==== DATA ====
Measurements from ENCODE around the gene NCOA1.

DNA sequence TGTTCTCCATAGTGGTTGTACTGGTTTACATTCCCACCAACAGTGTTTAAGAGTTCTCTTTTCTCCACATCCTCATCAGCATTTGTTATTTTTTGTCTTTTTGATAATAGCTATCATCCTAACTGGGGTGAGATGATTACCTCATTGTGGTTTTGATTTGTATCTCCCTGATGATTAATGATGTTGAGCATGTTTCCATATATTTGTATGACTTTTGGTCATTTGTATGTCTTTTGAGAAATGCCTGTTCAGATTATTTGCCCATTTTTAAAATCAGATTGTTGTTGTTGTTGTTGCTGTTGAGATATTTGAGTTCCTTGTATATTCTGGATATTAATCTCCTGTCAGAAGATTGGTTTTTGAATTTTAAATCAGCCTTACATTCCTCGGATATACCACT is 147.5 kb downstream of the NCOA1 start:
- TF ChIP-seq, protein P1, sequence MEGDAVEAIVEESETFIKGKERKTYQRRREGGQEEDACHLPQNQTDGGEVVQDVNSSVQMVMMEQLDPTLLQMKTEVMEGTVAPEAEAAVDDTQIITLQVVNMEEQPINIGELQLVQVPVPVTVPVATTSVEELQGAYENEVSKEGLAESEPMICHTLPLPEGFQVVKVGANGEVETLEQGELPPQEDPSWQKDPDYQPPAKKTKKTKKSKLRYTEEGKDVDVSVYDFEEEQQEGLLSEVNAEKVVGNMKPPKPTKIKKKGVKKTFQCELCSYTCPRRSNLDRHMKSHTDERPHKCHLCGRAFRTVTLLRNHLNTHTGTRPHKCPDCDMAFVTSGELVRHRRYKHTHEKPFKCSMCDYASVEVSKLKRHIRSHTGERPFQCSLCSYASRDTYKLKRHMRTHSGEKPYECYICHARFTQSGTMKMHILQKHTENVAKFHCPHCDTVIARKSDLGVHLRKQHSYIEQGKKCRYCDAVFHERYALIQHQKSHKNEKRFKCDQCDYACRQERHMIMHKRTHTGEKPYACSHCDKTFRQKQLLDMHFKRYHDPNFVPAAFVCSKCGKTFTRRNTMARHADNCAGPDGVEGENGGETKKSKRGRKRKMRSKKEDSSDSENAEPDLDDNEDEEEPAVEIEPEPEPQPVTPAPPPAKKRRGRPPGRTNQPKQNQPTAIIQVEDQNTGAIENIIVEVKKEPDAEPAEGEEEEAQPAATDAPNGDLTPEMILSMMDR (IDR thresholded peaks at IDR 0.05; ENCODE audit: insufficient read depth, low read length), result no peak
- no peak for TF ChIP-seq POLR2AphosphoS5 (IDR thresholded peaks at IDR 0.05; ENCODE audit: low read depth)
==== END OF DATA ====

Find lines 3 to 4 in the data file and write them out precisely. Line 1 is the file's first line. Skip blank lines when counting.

- TF ChIP-seq, protein P1, sequence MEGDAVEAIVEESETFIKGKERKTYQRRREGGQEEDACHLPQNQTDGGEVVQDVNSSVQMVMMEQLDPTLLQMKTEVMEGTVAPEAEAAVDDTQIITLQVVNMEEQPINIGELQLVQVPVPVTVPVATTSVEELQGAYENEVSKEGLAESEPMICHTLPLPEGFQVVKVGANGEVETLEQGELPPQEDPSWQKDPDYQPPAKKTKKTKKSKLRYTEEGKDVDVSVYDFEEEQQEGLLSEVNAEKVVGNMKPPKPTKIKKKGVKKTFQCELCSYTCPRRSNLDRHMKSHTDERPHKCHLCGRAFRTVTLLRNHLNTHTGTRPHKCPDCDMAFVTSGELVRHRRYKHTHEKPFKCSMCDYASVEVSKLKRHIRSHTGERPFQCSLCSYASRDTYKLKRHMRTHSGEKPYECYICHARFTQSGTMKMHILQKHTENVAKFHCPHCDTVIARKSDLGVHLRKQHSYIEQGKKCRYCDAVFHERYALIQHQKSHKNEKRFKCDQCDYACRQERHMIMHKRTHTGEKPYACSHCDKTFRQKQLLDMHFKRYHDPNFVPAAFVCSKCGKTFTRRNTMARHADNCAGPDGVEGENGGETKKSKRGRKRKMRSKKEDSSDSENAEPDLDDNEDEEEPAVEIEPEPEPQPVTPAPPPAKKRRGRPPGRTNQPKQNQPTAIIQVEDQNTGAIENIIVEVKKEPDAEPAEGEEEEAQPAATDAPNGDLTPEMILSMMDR (IDR thresholded peaks at IDR 0.05; ENCODE audit: insufficient read depth, low read length), result no peak
- no peak for TF ChIP-seq POLR2AphosphoS5 (IDR thresholded peaks at IDR 0.05; ENCODE audit: low read depth)